The image above illustrates the focus of this post perfectly and I have used it in years past as the header in our holiday newsletter. Instead of a carton of eggs, we have a carton of red Christmas bulbs. I wanted to take this opportunity to wish those who celebrate Christmas a very happy holiday and to share more about the birth of our educational initiative. First, on the topic of Christmas, one of my very favorite Christmas stories is How The Grinch Stole Christmas by Dr. Suess.
Every Who down in Whoville, the tall and the small,
Was singing without any presents at all!
He hadn’t stopped Christmas from coming! It came!
Somehow or other, it came just the same!
And the Grinch, with his grinch feet ice-cold in the snow,
Stood puzzling and puzzling. “How could it be so?
It came without ribbons! It came without tags!
It came without packages, boxes, or bags!
He puzzled and puzzed till his puzzler was sore.
Then the Grinch thought of something he hadn’t before.
Maybe Christmas, he thought, doesn’t come from a store.
Maybe Christmas, perhaps, means a little bit more!
And what happened then? Well, in Whoville they say
That the Grinch’s small heart grew three sizes that day!
And then the true meaning of Christmas came through,
And the Grinch found the strength of ten Grinches, plus two!
And now that his heart didn’t feel quite so tight,
He whizzed with his load through the bright morning light
With a smile to his soul, he descended Mount Crumpet
Cheerily blowing “Who! Who!” on his trumpet.
He road into Whoville. He brought back their toys.
He brought back their floof to the Who girls and boys.
He brought back their snoof and their tringlers and fuzzles,
Brought back their pantookas, their dafflers and wuzzles.
He brought everything back, all the food for the feast!
And he, he himself, the Grinch carved the roast beast!
We are a project of the Weston A. Price Foundation, a non-profit that has no religious or political affiliations. As such, I wanted to focus on the universal themes associated with Christmas, that many of us might relate to even if it is not a holiday we celebrate:
“Christmas is doing a little something extra for someone.” – Charles Schulz
“He who has not Christmas in his heart will never find it under a tree.” – Roy L. Smith
“Christmas is not as much about opening our presents as opening our hearts.” – Janice Maeditere
“Blessed is the season which engages the whole world in a conspiracy of love.” – Hamilton Wright Mabi
“Remember this December the love weighs more than gold.” – Josephine Dodge Daskam Bacon
What about eggs?
I chose eggs to represent our educational initiative when I established it because an egg represents fertility, being that life begins as a fertilized egg. Eggs also symbolize conception, the beginning of something new, creation, creativity, promise, the potential for growth, birth and rebirth.
In addition, I chose eggs because for as long as I can remember, they had been portrayed as an unhealthy food to avoid or limit, due to the cholesterol and saturated fat in the yolk. Those of you who follow us know that cholesterol and saturated fat play many important roles in the body. Slightly cooked egg yolk is our recommended first solid food for babies because it is so nutrient dense. As the Weston A. Price Foundation explains:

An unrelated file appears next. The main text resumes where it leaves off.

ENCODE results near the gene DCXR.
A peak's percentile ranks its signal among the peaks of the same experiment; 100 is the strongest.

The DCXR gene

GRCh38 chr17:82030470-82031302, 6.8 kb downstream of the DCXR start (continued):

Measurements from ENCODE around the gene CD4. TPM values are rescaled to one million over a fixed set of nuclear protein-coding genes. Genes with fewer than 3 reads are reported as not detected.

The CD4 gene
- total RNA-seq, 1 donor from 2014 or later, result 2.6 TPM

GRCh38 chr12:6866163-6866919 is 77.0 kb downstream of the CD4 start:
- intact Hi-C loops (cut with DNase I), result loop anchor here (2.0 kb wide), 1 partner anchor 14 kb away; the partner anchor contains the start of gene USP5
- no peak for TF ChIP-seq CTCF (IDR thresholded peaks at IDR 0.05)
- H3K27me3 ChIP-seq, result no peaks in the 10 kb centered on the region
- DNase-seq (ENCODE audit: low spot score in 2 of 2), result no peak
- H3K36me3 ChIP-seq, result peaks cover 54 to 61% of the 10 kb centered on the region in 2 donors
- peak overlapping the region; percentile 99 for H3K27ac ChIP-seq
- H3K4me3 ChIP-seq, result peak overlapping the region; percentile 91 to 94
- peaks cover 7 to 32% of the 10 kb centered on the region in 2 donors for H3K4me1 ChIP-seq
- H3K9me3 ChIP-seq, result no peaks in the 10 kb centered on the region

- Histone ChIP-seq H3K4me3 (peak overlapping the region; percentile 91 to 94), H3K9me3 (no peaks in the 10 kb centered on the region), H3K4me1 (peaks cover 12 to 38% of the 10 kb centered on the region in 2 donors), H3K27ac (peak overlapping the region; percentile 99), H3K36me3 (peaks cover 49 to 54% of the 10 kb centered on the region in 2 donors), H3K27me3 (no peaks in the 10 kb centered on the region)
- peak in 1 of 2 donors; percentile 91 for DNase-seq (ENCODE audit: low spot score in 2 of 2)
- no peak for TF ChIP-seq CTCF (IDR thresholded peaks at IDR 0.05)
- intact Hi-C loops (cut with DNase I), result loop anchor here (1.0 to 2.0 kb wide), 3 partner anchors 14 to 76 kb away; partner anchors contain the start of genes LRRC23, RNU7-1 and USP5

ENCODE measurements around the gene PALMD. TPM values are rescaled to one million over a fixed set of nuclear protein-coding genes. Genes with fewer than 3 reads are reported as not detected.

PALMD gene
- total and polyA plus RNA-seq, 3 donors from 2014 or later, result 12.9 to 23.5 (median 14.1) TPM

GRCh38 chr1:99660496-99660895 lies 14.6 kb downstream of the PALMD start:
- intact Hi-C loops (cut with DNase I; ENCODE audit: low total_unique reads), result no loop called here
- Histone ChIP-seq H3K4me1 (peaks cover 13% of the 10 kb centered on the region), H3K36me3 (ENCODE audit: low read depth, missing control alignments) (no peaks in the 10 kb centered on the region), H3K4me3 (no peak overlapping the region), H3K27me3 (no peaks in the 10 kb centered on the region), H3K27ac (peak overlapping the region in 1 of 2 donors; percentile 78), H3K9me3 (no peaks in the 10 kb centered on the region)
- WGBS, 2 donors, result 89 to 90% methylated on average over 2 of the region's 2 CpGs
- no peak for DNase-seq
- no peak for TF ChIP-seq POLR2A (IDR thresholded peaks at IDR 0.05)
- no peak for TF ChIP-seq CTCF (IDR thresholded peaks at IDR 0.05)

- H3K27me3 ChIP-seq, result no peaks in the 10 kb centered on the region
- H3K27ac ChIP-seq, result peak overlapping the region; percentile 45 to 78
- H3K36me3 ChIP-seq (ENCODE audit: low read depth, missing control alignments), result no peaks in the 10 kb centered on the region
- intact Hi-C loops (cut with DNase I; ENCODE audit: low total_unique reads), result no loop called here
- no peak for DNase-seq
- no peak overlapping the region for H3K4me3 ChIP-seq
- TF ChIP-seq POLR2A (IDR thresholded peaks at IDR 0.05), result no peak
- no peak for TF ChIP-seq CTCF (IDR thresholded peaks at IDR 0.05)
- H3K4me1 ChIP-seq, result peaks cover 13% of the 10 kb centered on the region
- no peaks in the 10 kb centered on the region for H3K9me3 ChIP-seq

Eggs have been a highly valued foods since the beginning of time—eggs from chickens, ducks, geese, turtles and fish. Egg yolks are the richest source of two superstar carotenoids—lutein and zeaxanthin. 1. Not only are bright yellow yolks loaded with these fat-soluble antioxidant nutrients, they are more bioavailable than those found in vegetables, corn and most supplements.2,3 While these nutrients have a reputation of combating macular degeneration4,5 and cataracts6 and supporting overall healthy vision, they have a long list of other benefits, including protecting the skin from sun damage7 and even reducing one’s risk of colon8and breast cancer.9
Besides providing all eight essential proteinbuilding amino acids, a large whole, fresh egg offers about six to seven grams of protein and five grams of fat (with about 1.5 grams of it saturated), which comes in handy to help in the absorption of all the egg’s fat-soluble vitamins. One egg also serves up around 200 milligrams of brain-loving cholesterol and contains the valuable vitamins A, K, E, D, B-complex and minerals iron, phosphorus, potassium and calcium.10 Choline, another egg-nutrient, is a fatty substance found in every living cell and is a major component of our brain. Additionally, choline helps break up cholesterol deposits by preventing fat and cholesterol from sticking to the arteries.10,14 So the bottom line is, don’t be chicken about eating eggs, especially the cholesterol-rich yolks!
Compared to the generic supermarket variety, eggs from pastured poultry are a vivid yellow-orange—proof of a richer store of healthenhancing carotenes (more specifically xanthophylls, a natural yellow-orange pigment in green plants and yellow corn).11,12 The more carotenes, the darker, deeper orange color the yolk—and the higher the levels of fat-soluble vitamins as well. Expect to find the richest orange colors in the spring, when grass is fresh and bugs are plentiful. Color also fades as the egg ages. Bear in mind, variations will be seen in these differences due to the breed and age of chickens, their diet (grass, insects, and feed) and the season.